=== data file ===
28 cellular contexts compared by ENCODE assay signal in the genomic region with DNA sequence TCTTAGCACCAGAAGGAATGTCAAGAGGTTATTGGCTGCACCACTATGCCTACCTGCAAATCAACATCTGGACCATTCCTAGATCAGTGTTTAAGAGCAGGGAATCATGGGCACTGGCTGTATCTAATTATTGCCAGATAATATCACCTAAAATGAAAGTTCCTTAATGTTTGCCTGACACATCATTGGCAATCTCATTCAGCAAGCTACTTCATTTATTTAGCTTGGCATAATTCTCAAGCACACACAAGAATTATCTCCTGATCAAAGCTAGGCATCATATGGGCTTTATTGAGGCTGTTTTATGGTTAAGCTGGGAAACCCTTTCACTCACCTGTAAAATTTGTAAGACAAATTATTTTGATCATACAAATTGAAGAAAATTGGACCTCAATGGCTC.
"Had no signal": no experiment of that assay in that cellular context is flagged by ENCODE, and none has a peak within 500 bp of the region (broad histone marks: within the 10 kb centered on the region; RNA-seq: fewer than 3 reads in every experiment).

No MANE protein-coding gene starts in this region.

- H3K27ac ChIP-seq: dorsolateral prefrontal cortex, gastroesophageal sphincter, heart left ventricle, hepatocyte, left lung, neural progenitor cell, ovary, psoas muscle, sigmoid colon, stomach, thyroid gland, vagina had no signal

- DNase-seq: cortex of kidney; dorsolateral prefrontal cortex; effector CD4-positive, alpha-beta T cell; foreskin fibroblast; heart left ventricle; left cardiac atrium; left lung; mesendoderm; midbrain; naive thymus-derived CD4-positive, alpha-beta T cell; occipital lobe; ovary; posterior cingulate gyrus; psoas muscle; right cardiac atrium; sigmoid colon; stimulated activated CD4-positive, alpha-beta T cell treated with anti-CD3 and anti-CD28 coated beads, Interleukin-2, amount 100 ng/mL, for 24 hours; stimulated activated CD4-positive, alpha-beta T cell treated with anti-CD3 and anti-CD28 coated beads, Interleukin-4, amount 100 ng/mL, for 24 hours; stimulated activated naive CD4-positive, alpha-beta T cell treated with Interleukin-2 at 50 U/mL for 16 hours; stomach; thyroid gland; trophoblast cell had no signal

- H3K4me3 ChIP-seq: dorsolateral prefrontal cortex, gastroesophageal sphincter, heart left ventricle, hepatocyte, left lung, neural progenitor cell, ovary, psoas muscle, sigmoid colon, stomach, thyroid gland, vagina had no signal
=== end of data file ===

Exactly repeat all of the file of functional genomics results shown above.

28 cellular contexts compared by ENCODE assay signal in the genomic region with DNA sequence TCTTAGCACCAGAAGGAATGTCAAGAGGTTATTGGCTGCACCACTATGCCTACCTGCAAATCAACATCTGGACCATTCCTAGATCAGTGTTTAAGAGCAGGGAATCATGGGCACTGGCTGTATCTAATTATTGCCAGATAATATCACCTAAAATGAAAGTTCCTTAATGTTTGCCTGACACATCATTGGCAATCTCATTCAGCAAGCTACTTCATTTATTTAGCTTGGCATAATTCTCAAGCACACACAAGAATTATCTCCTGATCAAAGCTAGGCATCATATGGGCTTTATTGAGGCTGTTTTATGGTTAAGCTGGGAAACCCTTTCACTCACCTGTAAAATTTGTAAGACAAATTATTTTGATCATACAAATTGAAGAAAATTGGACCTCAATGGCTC.
"Had no signal": no experiment of that assay in that cellular context is flagged by ENCODE, and none has a peak within 500 bp of the region (broad histone marks: within the 10 kb centered on the region; RNA-seq: fewer than 3 reads in every experiment).

No MANE protein-coding gene starts in this region.

- H3K27ac ChIP-seq: dorsolateral prefrontal cortex, gastroesophageal sphincter, heart left ventricle, hepatocyte, left lung, neural progenitor cell, ovary, psoas muscle, sigmoid colon, stomach, thyroid gland, vagina had no signal

- DNase-seq: cortex of kidney; dorsolateral prefrontal cortex; effector CD4-positive, alpha-beta T cell; foreskin fibroblast; heart left ventricle; left cardiac atrium; left lung; mesendoderm; midbrain; naive thymus-derived CD4-positive, alpha-beta T cell; occipital lobe; ovary; posterior cingulate gyrus; psoas muscle; right cardiac atrium; sigmoid colon; stimulated activated CD4-positive, alpha-beta T cell treated with anti-CD3 and anti-CD28 coated beads, Interleukin-2, amount 100 ng/mL, for 24 hours; stimulated activated CD4-positive, alpha-beta T cell treated with anti-CD3 and anti-CD28 coated beads, Interleukin-4, amount 100 ng/mL, for 24 hours; stimulated activated naive CD4-positive, alpha-beta T cell treated with Interleukin-2 at 50 U/mL for 16 hours; stomach; thyroid gland; trophoblast cell had no signal

- H3K4me3 ChIP-seq: dorsolateral prefrontal cortex, gastroesophageal sphincter, heart left ventricle, hepatocyte, left lung, neural progenitor cell, ovary, psoas muscle, sigmoid colon, stomach, thyroid gland, vagina had no signal